The Global Centre for Modern Ageing, a non-profit research group based in Australia, has published a report that shares the concerns and thoughts of the country's older population in implementing and integrating health technologies in their homes.
Prepared in partnership with Google Chrome Enterprise, the report titled "Inspiring new models of care: Digital health in the home," details the challenges and opportunities for the country's healthcare industry.
It ultimately suggested that coordinated effort is needed to reskill the industry's workforce, validate and shed light upon the most suitable technology, and design models of care that will not compromise quality care provision.
Based on in-depth interviews with 32 participants, including community members, clinicians and aged care providers, stakeholders have different priorities in their provision of digitally enabled healthcare. But all of them agreed that better health outcomes and more proactive, preventative, and predictive healthcare are priority areas.
In encouraging the use of a digitally enabled model of care, quality of care must remain the top priority, the study noted. Technology as a means to enhance, supplement and improve upon healthcare provision is essential for widespread uptake. However, it should never be designed or implemented to replace the face-to-face provision of healthcare.
Communicating the benefits of technology to all stakeholders will also raise its usage. According to the study, leveraging technologies' preventive and early detection benefits may shift perceptions away from the common thinking that technology is only used to manage poor health or illness. Providers can be encouraged to purchase more tech products if the improvements in care provision and workflow efficiencies will be highlighted.
Citing findings from the October report of the Aged Care Industry Information Technology Council, the report pointed out that 14% of aged care providers are using fully integrated software systems. Less than half of those surveyed said they use any smart home technology. Meanwhile, three-fourths of providers have no digital literacy criteria in their recruitment.
GCMA has identified some opportunities that the healthcare industry must focus on:
- In terms of capacity building, there must be grants to fund assistive technology and home modifications that promote independence in daily living;
- Universal adoption of digital care management systems that are interoperable with My Health Record, the country's digital health record platform;
- Providing "clear evidence" of how technology improves care; and
- Improving digital maturity through review and improvement of digital capabilities "from a broader, more holistic perspective" than incremental changes.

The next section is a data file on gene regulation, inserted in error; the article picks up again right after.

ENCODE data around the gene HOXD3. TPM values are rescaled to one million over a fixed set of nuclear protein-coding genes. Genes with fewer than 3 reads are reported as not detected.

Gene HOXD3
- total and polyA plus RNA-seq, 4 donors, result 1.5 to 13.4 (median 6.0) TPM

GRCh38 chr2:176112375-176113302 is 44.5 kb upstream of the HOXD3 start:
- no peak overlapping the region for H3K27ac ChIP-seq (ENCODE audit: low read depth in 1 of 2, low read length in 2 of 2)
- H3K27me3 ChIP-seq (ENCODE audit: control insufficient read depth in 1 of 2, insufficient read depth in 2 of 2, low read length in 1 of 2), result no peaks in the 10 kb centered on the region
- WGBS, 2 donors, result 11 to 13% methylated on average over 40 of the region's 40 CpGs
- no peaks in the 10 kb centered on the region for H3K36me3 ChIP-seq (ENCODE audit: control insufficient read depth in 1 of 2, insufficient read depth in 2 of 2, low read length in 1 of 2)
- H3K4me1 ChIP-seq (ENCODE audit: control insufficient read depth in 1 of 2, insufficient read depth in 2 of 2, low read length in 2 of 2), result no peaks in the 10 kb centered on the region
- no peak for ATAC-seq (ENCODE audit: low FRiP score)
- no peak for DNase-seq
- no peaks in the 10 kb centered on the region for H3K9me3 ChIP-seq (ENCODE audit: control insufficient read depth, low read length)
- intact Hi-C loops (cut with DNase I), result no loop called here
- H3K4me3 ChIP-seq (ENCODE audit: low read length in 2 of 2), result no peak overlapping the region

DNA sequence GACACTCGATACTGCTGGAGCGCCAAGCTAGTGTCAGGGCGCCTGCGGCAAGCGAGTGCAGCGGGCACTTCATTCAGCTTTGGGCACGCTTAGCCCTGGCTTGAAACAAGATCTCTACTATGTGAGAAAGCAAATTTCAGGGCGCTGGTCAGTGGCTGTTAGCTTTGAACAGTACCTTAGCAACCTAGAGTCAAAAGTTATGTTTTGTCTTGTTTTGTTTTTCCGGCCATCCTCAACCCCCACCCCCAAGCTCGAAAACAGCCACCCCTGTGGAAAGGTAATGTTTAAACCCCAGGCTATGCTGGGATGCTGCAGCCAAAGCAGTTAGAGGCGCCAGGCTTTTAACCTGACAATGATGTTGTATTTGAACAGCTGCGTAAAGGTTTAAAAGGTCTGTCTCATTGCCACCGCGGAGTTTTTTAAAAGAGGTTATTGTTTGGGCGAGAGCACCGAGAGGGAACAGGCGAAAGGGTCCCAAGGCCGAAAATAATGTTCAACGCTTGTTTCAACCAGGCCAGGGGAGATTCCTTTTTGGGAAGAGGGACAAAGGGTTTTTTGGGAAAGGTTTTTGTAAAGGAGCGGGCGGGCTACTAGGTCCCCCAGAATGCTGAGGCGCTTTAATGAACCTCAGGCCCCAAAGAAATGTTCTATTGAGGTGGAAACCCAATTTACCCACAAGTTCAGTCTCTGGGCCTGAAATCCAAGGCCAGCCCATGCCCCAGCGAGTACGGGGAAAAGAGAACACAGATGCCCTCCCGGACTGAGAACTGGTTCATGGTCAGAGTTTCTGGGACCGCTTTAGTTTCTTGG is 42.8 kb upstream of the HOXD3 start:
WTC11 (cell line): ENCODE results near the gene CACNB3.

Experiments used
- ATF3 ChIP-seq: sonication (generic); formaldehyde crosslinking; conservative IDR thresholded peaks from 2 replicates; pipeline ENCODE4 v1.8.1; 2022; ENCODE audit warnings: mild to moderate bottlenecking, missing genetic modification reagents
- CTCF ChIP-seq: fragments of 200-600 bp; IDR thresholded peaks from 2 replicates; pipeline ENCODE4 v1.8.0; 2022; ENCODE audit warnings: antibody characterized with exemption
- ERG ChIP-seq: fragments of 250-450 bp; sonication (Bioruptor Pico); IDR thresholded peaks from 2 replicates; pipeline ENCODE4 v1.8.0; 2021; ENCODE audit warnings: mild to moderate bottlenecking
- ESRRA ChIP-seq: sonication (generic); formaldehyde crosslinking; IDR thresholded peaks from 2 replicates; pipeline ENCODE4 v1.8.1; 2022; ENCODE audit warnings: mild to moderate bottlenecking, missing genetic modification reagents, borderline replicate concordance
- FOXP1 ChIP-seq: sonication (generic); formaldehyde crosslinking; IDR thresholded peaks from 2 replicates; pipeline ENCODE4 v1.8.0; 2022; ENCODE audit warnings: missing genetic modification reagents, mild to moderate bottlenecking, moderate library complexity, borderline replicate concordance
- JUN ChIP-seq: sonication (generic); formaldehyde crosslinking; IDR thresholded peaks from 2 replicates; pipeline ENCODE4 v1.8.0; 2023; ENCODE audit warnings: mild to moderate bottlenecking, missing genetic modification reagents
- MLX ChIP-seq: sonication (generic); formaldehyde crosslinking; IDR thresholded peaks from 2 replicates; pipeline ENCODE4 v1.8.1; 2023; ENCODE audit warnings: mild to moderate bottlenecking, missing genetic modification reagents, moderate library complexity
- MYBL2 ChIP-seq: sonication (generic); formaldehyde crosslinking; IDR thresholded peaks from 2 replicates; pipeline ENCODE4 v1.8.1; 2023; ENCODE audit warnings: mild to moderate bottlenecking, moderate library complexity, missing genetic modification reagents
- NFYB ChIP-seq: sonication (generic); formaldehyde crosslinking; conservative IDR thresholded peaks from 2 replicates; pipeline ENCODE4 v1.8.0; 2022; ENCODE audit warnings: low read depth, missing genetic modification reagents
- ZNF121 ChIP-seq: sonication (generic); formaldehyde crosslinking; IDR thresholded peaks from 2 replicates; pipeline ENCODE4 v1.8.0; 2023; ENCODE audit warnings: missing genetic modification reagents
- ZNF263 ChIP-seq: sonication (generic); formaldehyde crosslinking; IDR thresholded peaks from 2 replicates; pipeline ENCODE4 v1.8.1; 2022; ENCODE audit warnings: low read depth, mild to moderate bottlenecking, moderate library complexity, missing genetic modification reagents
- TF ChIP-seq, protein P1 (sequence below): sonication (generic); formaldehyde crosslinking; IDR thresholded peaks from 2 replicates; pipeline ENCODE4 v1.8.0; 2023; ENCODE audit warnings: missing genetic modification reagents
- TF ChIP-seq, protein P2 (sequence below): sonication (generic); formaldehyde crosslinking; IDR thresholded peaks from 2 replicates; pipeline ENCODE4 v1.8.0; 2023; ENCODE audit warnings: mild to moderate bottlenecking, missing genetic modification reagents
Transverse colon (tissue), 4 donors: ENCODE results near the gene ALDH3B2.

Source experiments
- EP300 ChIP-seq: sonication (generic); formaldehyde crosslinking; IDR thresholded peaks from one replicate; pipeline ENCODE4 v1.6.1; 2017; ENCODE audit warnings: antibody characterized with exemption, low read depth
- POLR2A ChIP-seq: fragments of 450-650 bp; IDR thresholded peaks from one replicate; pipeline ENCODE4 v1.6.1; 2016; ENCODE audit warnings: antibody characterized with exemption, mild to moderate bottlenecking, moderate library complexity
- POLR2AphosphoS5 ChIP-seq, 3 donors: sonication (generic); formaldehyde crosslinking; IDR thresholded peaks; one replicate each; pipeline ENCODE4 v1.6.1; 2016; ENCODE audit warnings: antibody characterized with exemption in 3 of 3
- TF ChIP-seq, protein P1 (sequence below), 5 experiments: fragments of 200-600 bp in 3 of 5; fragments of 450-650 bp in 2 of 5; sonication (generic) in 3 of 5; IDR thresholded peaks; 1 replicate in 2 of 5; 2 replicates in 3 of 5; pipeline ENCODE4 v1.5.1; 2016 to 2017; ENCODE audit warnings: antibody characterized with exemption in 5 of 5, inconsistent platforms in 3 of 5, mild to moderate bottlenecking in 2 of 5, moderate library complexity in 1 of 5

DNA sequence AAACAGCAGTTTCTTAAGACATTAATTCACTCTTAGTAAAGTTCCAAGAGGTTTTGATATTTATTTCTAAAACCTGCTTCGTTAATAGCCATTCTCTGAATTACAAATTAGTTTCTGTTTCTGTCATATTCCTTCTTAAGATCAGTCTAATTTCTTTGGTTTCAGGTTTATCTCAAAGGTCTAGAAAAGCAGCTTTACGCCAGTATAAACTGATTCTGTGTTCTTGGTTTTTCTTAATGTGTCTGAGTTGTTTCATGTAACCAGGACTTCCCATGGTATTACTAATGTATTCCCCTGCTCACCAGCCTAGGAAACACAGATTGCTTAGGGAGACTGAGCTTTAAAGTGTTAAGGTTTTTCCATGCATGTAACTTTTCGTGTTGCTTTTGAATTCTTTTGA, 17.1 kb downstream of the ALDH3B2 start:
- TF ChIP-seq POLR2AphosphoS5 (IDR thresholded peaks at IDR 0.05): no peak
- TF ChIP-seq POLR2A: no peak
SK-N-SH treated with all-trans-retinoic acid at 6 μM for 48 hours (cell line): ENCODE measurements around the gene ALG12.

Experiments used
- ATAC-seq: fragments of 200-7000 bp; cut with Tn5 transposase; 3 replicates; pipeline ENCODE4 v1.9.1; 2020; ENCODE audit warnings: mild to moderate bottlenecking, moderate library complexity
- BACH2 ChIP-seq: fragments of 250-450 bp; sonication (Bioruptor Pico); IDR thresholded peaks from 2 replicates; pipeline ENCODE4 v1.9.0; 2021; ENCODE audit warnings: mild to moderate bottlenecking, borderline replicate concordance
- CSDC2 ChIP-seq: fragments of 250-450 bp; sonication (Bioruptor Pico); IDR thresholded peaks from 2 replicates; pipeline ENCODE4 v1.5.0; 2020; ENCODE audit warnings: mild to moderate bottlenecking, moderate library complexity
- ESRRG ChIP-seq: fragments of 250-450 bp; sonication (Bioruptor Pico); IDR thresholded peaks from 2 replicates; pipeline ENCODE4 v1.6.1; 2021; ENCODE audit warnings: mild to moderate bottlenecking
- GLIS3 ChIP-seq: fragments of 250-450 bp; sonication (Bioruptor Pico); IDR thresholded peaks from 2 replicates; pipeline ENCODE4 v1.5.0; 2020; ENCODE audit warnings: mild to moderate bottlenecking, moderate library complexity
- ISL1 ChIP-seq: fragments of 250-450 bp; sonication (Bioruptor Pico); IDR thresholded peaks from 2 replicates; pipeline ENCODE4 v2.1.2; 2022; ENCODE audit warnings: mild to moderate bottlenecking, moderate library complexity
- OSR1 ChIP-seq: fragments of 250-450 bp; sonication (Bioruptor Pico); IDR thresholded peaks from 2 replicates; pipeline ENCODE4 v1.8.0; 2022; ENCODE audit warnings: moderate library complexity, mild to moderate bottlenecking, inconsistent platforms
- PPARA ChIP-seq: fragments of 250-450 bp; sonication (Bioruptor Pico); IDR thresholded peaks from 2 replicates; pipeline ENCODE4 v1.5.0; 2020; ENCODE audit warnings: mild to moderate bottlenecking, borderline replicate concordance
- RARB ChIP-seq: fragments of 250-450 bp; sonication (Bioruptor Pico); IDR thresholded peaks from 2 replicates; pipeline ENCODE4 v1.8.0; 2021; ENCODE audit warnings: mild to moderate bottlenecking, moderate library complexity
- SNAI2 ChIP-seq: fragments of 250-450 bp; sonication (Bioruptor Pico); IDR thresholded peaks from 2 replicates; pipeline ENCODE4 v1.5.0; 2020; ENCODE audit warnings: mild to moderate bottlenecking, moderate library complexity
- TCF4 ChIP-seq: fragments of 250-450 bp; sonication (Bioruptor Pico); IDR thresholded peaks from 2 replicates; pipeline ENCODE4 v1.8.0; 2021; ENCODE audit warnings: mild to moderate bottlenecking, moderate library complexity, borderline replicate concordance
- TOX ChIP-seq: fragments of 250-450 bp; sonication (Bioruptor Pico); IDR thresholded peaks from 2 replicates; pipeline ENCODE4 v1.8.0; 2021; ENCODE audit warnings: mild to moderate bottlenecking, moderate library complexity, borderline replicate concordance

Yet, there are still barriers to digital health adoption that must be resolved across all settings, in aged care, local clinics and hospitals, including:
- Poor digital literacy among staff
- Lack of data
- Lack of trust in the technology (or a lack of validation)
- Knowledge of available technology
- Legacy IT systems
Other barriers include funding, ROI and reimbursement; lack of or unclear governance standards; poor workflow integration; insufficient or lack of training; data management and response (e.g., security, liability and procedures); funding for access to hardware; workplace culture; technical limitations (e.g., wifi capabilities); and misconceptions of older people and tech use.
"Breaking down barriers through more considered technology design to improve usability, workflow integration, industry standards of interoperability, central and independent information on technology efficacy and safety, and skills development are some of the most apparent steps forward," the study said.
THE LARGER CONTEXT
The Australian government has set aside A$17.7 billion ($13.8 billion) for the aged care sector over the next five years in response to the recommendations by the Royal Commission on Aged Care Quality and Safety for fundamental and systemic reforms in the sector.
In a recent statement, Health and Aged Care Minister Greg Hunt said the investment will "ensure senior Australians have access to high quality and safe care services, are empowered to have more control and choice in their care arrangements and are treated with dignity and respect."
Australia records around 1.3 million citizens accessing aged care services. By 2025, the number of Australians aged over 65 may double to above seven million.
ON THE RECORD
"Digital health is central to enabling people to age in place. Breaking down barriers through more considered technology design is crucial to improving quality of life and care of people as we age," said Julianne Parkinson, CEO of GCMA.
"Including end-users and health care workers in health technology design will improve usability and workflow integration. In addition, providing central and independent information and skills development for [the] industry are some of the clearest steps forward," she added.